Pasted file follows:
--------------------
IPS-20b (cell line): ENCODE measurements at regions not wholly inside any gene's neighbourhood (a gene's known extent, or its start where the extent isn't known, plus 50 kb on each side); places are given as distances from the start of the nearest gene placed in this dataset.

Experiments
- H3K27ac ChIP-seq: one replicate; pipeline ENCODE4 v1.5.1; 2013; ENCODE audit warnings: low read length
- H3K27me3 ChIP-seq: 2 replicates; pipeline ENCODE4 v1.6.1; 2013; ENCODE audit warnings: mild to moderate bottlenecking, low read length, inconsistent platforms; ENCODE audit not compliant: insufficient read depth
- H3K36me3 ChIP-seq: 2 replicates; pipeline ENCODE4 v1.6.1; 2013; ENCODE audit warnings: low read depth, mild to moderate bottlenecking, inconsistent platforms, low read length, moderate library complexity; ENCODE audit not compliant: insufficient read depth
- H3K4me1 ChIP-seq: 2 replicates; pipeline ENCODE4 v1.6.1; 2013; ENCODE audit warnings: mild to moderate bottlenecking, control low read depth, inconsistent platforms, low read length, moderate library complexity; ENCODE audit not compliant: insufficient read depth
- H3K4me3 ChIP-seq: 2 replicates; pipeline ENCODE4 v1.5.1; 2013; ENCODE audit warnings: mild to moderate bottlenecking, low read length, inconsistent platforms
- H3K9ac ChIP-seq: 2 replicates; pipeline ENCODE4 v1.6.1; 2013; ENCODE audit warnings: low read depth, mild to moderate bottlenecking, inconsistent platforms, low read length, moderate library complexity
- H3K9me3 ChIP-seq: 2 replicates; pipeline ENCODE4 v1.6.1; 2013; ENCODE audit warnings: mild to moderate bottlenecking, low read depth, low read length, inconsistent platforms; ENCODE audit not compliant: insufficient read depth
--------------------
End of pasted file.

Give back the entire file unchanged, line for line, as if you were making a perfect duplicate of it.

IPS-20b (cell line): ENCODE measurements at regions not wholly inside any gene's neighbourhood (a gene's known extent, or its start where the extent isn't known, plus 50 kb on each side); places are given as distances from the start of the nearest gene placed in this dataset.

Experiments
- H3K27ac ChIP-seq: one replicate; pipeline ENCODE4 v1.5.1; 2013; ENCODE audit warnings: low read length
- H3K27me3 ChIP-seq: 2 replicates; pipeline ENCODE4 v1.6.1; 2013; ENCODE audit warnings: mild to moderate bottlenecking, low read length, inconsistent platforms; ENCODE audit not compliant: insufficient read depth
- H3K36me3 ChIP-seq: 2 replicates; pipeline ENCODE4 v1.6.1; 2013; ENCODE audit warnings: low read depth, mild to moderate bottlenecking, inconsistent platforms, low read length, moderate library complexity; ENCODE audit not compliant: insufficient read depth
- H3K4me1 ChIP-seq: 2 replicates; pipeline ENCODE4 v1.6.1; 2013; ENCODE audit warnings: mild to moderate bottlenecking, control low read depth, inconsistent platforms, low read length, moderate library complexity; ENCODE audit not compliant: insufficient read depth
- H3K4me3 ChIP-seq: 2 replicates; pipeline ENCODE4 v1.5.1; 2013; ENCODE audit warnings: mild to moderate bottlenecking, low read length, inconsistent platforms
- H3K9ac ChIP-seq: 2 replicates; pipeline ENCODE4 v1.6.1; 2013; ENCODE audit warnings: low read depth, mild to moderate bottlenecking, inconsistent platforms, low read length, moderate library complexity
- H3K9me3 ChIP-seq: 2 replicates; pipeline ENCODE4 v1.6.1; 2013; ENCODE audit warnings: mild to moderate bottlenecking, low read depth, low read length, inconsistent platforms; ENCODE audit not compliant: insufficient read depth